Look at it for a few moments before you sleep.

Decide that you will remember it by morning.

First thing the following morning, state your statement again and write down your password.

Physical Keep Safe

Although the instructions here seem long, the whole technique will take you less than 20 minutes.

The key is to remember your statement and to repeat it often as you go about your day.

But just in case it does slip your mind, use this perfect low-tech backup.

Write it down on a piece of paper and hide it somewhere in your personal space!

That was easy!

BUT, don’t write the password.

Instead write either the initial sentence, without capitals or characters.

Or, write a question to trigger your memory.

Security Trigger Questions

Trigger questions are a great way of beginning to memorise your password.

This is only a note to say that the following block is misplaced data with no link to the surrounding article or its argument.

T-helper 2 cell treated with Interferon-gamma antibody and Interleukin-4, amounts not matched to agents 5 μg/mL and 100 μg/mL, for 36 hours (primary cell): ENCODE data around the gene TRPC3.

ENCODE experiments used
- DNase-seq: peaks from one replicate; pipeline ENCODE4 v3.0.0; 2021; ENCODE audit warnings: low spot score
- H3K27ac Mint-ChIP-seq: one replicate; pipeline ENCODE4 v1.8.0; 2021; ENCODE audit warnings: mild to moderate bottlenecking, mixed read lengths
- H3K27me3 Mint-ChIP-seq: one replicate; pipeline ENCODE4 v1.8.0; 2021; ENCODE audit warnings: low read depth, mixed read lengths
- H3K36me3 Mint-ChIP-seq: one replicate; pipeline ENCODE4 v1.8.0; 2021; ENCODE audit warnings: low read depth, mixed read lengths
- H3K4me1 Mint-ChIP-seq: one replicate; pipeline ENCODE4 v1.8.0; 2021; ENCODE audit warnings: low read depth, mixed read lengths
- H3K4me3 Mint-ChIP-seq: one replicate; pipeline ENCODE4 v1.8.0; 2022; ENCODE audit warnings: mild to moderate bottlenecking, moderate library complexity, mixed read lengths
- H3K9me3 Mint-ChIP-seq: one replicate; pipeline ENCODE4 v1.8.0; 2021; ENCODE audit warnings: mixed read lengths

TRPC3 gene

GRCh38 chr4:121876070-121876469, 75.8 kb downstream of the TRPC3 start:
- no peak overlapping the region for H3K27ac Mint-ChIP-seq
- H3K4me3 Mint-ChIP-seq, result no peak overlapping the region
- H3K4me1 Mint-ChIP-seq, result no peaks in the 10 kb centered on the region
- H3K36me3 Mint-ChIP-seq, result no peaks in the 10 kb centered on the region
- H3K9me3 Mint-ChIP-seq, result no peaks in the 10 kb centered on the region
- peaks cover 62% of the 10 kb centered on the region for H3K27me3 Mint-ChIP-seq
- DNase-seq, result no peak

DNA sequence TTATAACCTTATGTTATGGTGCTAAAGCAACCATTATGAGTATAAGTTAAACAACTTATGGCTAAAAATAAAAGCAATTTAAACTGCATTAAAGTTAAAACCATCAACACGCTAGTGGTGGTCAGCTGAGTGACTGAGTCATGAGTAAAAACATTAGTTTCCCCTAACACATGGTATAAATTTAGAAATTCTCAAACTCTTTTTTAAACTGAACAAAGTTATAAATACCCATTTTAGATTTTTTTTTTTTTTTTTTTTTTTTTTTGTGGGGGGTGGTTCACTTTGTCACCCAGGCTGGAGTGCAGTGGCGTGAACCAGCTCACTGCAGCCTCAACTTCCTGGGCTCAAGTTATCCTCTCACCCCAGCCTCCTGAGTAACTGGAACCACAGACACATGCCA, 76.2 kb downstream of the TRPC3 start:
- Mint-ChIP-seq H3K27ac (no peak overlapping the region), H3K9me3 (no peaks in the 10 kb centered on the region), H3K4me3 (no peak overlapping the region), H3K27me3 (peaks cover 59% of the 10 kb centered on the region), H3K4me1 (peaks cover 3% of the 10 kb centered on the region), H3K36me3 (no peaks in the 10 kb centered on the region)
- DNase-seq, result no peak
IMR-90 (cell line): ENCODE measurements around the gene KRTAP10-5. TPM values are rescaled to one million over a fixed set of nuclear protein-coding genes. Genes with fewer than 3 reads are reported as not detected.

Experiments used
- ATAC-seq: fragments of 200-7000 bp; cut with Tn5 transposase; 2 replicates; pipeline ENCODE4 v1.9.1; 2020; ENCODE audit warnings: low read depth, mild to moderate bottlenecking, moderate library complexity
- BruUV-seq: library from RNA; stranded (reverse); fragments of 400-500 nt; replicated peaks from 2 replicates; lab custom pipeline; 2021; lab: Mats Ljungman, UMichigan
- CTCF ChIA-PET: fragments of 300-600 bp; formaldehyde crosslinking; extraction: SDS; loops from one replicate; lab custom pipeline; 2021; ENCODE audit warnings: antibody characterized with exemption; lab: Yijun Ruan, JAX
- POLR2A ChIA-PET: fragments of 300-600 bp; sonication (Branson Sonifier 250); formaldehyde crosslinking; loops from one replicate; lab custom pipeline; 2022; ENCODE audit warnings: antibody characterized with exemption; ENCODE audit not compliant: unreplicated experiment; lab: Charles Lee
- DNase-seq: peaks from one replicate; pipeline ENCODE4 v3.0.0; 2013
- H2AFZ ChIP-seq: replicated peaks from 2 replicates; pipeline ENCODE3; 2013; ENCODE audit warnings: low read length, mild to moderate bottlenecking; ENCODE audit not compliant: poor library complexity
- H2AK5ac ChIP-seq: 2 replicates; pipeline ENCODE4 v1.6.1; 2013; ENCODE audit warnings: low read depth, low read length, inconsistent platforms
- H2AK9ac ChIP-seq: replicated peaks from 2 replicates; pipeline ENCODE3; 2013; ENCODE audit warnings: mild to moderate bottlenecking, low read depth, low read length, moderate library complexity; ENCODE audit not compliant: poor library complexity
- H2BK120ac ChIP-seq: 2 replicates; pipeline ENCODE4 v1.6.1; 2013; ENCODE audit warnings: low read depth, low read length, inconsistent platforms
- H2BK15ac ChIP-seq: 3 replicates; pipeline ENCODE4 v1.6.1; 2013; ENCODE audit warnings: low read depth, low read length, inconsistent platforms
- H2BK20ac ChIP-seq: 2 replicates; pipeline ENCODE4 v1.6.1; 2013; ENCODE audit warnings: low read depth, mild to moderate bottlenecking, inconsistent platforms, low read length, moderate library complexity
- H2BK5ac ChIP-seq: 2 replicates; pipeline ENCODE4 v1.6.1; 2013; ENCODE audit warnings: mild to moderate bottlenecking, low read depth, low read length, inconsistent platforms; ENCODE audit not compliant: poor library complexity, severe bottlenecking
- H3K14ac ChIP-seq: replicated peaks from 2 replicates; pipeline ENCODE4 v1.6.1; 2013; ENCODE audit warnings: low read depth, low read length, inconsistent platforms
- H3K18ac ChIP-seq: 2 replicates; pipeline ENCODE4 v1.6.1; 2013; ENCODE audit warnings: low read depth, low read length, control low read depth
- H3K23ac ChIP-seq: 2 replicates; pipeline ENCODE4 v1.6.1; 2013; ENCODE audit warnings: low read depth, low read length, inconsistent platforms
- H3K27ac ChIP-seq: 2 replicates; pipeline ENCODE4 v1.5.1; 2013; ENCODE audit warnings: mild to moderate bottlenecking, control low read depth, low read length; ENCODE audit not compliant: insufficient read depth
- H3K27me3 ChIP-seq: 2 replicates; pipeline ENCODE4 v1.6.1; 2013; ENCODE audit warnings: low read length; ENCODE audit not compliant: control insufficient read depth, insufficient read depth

Here’s how to use them;

a. After looking at the trigger question, close your eyes and remember creating the password.

b. Visualise the style you established,

For example,

  • You can see yourself making the decision, so that ‘Love’, ‘Macy’, ‘Beach’ and ‘Sunrise’, were keywords and used capital letters.
  • Actually visualise yourself erasing the original lowercase letters and replacing them with capital letters.
  • Remember deciding on your own style and replacing letters with numbers and characters, so ‘to’ is ‘2’, and ‘at’ is ’@’.
  • And you know that your personal style is to use a smiley face with a nose ‘:-)’ at the end.

Trigger question examples;

In the first example below you’ll see that I have almost given away the whole password statement in the question. But, it doesn’t matter because I have created my own styles and conventions.

Even knowing the words that make up the statements, without knowing what capitals, letters, characters and emoticons I have used, no one is going to be able to guess the final password.

#1 – iL2wMotB@S:-)

Trigger question = What do i love to do on the beach with macy at sunrise?

#2 – i2026&IADF:-)

Trigger question = What will I be in 2026?

Part 3 – Make it stronger

What you have created above is your core password.

It’s made of a statement that has meaning to you, and you have repeated it over and over. And thoroughly committed it to memory.